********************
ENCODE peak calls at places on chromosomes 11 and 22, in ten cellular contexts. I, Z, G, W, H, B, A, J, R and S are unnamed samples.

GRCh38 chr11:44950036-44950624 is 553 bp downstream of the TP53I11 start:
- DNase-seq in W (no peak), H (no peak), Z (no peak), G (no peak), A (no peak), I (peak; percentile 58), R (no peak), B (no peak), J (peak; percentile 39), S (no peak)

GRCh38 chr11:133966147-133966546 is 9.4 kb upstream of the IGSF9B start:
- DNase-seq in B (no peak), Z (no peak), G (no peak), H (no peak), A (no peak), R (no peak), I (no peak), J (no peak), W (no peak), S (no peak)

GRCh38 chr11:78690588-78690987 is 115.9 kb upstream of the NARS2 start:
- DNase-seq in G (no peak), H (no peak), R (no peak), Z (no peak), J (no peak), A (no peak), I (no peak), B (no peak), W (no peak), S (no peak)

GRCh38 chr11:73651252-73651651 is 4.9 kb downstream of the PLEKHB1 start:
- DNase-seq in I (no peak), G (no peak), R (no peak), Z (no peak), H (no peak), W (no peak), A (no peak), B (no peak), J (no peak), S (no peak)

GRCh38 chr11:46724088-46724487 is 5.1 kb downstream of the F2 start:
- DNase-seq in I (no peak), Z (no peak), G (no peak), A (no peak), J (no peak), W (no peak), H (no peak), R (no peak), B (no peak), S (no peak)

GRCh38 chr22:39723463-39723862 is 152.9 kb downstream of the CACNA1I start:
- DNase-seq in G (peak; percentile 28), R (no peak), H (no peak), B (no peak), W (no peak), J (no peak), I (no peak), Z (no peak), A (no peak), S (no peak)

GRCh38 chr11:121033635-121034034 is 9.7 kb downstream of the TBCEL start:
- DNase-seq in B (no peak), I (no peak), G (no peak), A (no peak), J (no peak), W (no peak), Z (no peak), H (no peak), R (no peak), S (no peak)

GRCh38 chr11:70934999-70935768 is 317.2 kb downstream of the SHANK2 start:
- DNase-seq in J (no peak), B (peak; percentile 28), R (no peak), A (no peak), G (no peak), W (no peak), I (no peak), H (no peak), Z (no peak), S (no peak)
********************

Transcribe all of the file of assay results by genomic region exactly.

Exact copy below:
ENCODE peak calls at places on chromosomes 11 and 22, in ten cellular contexts. I, Z, G, W, H, B, A, J, R and S are unnamed samples.

GRCh38 chr11:44950036-44950624 is 553 bp downstream of the TP53I11 start:
- DNase-seq in W (no peak), H (no peak), Z (no peak), G (no peak), A (no peak), I (peak; percentile 58), R (no peak), B (no peak), J (peak; percentile 39), S (no peak)

GRCh38 chr11:133966147-133966546 is 9.4 kb upstream of the IGSF9B start:
- DNase-seq in B (no peak), Z (no peak), G (no peak), H (no peak), A (no peak), R (no peak), I (no peak), J (no peak), W (no peak), S (no peak)

GRCh38 chr11:78690588-78690987 is 115.9 kb upstream of the NARS2 start:
- DNase-seq in G (no peak), H (no peak), R (no peak), Z (no peak), J (no peak), A (no peak), I (no peak), B (no peak), W (no peak), S (no peak)

GRCh38 chr11:73651252-73651651 is 4.9 kb downstream of the PLEKHB1 start:
- DNase-seq in I (no peak), G (no peak), R (no peak), Z (no peak), H (no peak), W (no peak), A (no peak), B (no peak), J (no peak), S (no peak)

GRCh38 chr11:46724088-46724487 is 5.1 kb downstream of the F2 start:
- DNase-seq in I (no peak), Z (no peak), G (no peak), A (no peak), J (no peak), W (no peak), H (no peak), R (no peak), B (no peak), S (no peak)

GRCh38 chr22:39723463-39723862 is 152.9 kb downstream of the CACNA1I start:
- DNase-seq in G (peak; percentile 28), R (no peak), H (no peak), B (no peak), W (no peak), J (no peak), I (no peak), Z (no peak), A (no peak), S (no peak)

GRCh38 chr11:121033635-121034034 is 9.7 kb downstream of the TBCEL start:
- DNase-seq in B (no peak), I (no peak), G (no peak), A (no peak), J (no peak), W (no peak), Z (no peak), H (no peak), R (no peak), S (no peak)

GRCh38 chr11:70934999-70935768 is 317.2 kb downstream of the SHANK2 start:
- DNase-seq in J (no peak), B (peak; percentile 28), R (no peak), A (no peak), G (no peak), W (no peak), I (no peak), H (no peak), Z (no peak), S (no peak)